I was the perfect pattern of the optimistic, clueless small operator who plunges repeatedly in and out of the commodity market. I bought commodity in companies whose names I could not pronounce. What they did and where they came from, I had no idea. Someone told someone who told me. There could have been no more slaphappy, ignorant commodity market entrepreneur than I was. All I knew was what the last headwaiter in the last nightclub I had performed in had told me was good.
Early in 1953 I was performing in Toronto. Because of my first extraordinary $8,000 break with BRILUND, Canada was the commodity market land of financial milk and honey as far as I was concerned, so I decided this was a good place to go looking for a hot commodity market tip. I asked several people if they knew a good, reliable commodity market broker, and eventually I was recommended to one.
I must admit I was startled and disappointed when I found his office. It was a tiny, dingy, prison-like room full of books, with strange scrawls on the walls. Later I found out that these are called commodity market charts. There did not seem much smell of success or efficiency. Sitting at a roll top desk was a busy little man poring over commodity market statistics and books. When I asked him if he knew a good commodity he reacted at once.
He smiled and pulled out of his pocket a dividend check bearing the name of a famous gold company, KERRADDISON.
He stood up and said: "My friend, take a good look at that. That dividend check is worth five times what my father paid for the original commodity. That is the sort of commodity everyone looks for."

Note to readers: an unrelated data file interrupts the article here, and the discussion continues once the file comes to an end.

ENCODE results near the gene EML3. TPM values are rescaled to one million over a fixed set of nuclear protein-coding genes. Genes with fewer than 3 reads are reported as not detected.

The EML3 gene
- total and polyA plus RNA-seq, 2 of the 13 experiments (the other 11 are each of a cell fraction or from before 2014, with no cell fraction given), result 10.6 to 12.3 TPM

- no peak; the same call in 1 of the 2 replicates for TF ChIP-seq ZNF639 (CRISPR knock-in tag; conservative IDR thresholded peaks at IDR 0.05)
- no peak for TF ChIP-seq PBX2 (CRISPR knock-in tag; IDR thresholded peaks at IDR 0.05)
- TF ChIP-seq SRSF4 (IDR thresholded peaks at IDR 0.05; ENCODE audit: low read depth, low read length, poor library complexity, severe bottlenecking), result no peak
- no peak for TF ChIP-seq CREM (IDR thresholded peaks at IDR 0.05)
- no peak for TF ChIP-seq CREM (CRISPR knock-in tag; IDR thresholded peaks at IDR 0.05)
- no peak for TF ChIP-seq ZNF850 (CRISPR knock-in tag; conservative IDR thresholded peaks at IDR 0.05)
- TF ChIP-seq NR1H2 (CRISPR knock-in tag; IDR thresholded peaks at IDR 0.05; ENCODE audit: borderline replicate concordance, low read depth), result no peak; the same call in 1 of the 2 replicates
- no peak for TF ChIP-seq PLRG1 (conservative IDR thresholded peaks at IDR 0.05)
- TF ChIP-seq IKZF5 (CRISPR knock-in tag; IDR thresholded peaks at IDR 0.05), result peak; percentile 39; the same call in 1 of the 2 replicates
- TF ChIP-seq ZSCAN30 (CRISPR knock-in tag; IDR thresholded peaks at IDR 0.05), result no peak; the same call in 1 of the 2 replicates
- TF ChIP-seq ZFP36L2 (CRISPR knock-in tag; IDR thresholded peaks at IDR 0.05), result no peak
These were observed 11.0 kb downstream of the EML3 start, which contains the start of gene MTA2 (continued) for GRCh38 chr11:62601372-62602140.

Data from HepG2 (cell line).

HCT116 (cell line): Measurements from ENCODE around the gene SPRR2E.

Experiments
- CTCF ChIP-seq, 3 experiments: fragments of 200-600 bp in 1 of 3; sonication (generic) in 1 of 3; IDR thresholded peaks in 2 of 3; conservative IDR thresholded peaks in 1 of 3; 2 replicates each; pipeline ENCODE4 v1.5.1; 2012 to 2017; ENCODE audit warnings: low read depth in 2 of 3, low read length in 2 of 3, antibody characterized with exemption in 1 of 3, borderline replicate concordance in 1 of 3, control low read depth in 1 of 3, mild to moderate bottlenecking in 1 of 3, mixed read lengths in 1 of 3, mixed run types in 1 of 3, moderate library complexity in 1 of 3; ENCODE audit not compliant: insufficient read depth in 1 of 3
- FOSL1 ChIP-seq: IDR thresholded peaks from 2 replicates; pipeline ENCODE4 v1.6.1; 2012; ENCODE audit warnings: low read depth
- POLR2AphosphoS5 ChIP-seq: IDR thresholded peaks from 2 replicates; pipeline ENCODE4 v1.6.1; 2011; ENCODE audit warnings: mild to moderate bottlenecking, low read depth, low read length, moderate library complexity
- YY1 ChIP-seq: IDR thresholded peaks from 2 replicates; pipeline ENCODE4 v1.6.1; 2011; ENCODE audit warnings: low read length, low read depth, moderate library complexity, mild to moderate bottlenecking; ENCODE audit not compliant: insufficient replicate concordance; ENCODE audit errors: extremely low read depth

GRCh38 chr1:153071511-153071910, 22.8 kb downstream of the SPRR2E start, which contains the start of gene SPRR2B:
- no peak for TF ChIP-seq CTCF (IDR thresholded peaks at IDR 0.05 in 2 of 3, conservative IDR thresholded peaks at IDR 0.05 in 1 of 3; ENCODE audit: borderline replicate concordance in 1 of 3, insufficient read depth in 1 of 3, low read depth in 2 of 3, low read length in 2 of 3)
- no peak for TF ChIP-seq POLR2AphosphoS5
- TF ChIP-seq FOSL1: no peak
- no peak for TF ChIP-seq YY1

A dividend five times the price of he originally paid for it in the commodity market! This excited me as it would any man. The dividend was 80 cents so his father must have paid only 16 cents for the commodity. It looked beautiful to me. I did not realize he had probably been holding his father's commodity for thirty-five years.
The little man described to me how he had been looking for that kind of commodity for years. In view of his father's success he felt the answer must be in gold mines. He confided to me that he had at last found it. It was called EASTERN MALARTIC. Working with his production figures, estimates and financial information, he reckoned that these gold mines were capable of twice their present gold production; therefore five dollars invested in their commodity in the commodity market would soon be worth ten dollars.
On this piece of erudite information I immediately bought 1,000 shares of EASTERN MALARTIC at 290 cents. As I watched anxiously, it went to 270 cents, then to 260. Within weeks it was down to 241 cents, and I hastily sold my shares in the commodity market. I decided this painstaking, statistically minded commodity market broker did not have the answer to making a fortune.
Yet the commodity market continued to fascinate me. I went on following any tip but I seldom made money in the commodity market. If I did, it was immediately offset by my losses.
I was such a commodity market novice that I did not even understand about commodity market broker's commission and transfer taxes. For instance, I bought KAYRAND MINES in January 1953. It was a 10-cent commodity, and I bought 10,000 shares.
I watched the market like a cat and when next day KAYRAND went to 11 cents per share, I called my commodity market broker and told him to sell. By my reckoning I had made $100 in 24 hours, and I thought I was being smart by taking a quick small profit.
When I talked to my broker again he said: "Why did you decide to take a loss?" - "A loss?" I had made a hundred dollars!
He gently explained to me that the commodity market broker's commission for buying 10,000 shares was $50, and for reselling the shares next day it was another $50. In addition, there were transfer taxes on the sale.